Saturday night the puck drops at the Arena as the Spokane Chiefs face the Tri-City Americans for their home opener, where the home team will be playing for a very special group of people.

The Chiefs last faced the Americans in Kennewick last weekend, and came home with a 4-2 victory, something they're looking to repeat on the ice at the Arena Saturday night.

"Excited to see some new blood in a Chiefs uniform," Jay Stewart with the Chiefs said Friday morning. "We have got a lot of new elements going on here at the Arena and with the team and to get some new players I think I am pretty excited about that."

At the game Saturday evening the Chiefs plan to honor a special group of fans in the crowd.

"We're going to recognize 27 firefighters out on the ice. They had such a long hard summer and they do so much in the community. It's just our small way of saying thank you to those firefighters," Stewart said.

The Chiefs want the community to come on down to the Arena Saturday not only to catch the game but to help honor our area firefighters. The puck drops at 7 p.m.

Community Sponsors

Are you interested in promoting your business to local customers?

Dept. of Natural Resources lifts statewide burn ban

Dept. of Natural Resources lifts statewide burn ban

The Washington State Department of Natural Resources announced Friday that the statewide burn ban on DNR-protected lands has been removed. Fire danger has been reduced by the recent rainfall and moderating temperatures.

Restrictions set by local authorities are not affected by DNR's actions. Additionally, while conditions no longer warrant a statewide burn ban, some local areas may still remain dry. Anyone who plans on burning should check with local authorities beforehand.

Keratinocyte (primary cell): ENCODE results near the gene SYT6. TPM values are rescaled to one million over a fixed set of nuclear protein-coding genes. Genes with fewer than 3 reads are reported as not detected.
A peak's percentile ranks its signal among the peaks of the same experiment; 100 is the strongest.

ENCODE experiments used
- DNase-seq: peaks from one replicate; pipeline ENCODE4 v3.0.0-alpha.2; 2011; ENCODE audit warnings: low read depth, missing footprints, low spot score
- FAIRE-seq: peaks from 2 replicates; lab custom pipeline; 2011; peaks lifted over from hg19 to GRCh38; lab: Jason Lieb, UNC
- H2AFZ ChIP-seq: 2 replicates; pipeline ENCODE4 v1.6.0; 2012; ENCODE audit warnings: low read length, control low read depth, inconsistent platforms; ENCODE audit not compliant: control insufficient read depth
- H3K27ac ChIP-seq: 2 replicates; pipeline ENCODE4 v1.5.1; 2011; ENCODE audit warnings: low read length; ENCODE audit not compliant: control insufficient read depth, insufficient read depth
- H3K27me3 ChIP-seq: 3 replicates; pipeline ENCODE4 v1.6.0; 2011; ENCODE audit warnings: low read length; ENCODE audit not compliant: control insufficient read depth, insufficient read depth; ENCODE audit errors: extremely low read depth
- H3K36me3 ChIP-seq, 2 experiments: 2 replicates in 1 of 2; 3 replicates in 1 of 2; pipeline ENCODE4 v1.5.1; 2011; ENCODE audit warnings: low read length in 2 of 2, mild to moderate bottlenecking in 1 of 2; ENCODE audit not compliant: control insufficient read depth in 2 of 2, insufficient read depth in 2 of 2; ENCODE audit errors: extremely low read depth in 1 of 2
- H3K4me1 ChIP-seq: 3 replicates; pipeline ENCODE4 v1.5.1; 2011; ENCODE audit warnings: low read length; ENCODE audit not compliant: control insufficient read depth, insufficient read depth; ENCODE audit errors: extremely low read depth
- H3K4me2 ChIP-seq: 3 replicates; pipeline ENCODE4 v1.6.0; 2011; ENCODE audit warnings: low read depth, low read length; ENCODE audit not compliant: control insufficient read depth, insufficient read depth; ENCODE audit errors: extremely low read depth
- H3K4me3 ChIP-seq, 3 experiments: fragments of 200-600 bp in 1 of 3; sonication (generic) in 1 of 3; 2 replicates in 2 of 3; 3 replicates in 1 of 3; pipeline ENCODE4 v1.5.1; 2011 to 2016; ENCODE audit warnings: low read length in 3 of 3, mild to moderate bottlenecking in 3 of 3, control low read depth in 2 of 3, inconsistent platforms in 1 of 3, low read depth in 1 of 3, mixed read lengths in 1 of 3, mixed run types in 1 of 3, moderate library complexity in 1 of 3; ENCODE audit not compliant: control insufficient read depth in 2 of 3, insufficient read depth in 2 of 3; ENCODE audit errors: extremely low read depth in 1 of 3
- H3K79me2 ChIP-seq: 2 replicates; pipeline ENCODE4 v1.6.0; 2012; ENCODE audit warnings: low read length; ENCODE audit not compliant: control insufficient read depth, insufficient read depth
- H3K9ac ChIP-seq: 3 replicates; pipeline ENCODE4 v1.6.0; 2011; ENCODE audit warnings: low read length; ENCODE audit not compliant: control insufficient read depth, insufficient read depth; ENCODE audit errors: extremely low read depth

You can also always find the latest on your local fire restrictions here.

Calling all kids, Mr. Yuk needs you!

Calling all kids, Mr. Yuk needs you!

Calling all Washington kids, Mr. Yuk needs your help! The lovable mascot of the Washington Poison Center wants children to send in their best artwork for the 8th annual statewide Poison Prevention Poster Contest.

The Washington Poison Center uses the contest to reminder parents and children to be vigilant about poisons and drugs. The winning poster will be part of the 2015 Poison Prevention Week campaign celebrated across the state during the third week in March.

The Poison Center is looking for young artists to create poison safety awareness through eye-catching posters displaying suggestions on how Mr. Yuk helps them avoid being poisoned. The contest is open to children ages 6 to 12 in Washington State. The top prize earns $500, a visit from Mr. Yuk to their school or program, a trip to the Capitol to meet their legislators and having their winning design featured as the poster for Poison Prevention Week. Four runners-up will receive $100 in the mail, and all contest participants will receive a gift from Mr. Yuk in the mail.

Vote for 2nd Harvest to receive $60,000 grant

Vote for 2nd Harvest to receive $60,000 grant

As Hunger Action Month come to a close, Second Harvest is asking for the public's help in a contest that could net them a $60,000 grant from the Walmart Foundation.

Fifty food banks across the nation will be selected for one of the grants based on the number of online votes they receive by October 5. Currently Second Harvest has barely more than 100, while the leaders are all in the thousands, but with nine days left to vote there's still time for a comeback.

Second Harvest is the only food bank in Washington state competing in the contest which began September 15.

Walmart is teaming up with acclaimed chef, cookbook author and TV host G. Garvin, and calling on the public to support their local food banks by voting online at www.Walmart.com/fighthunger.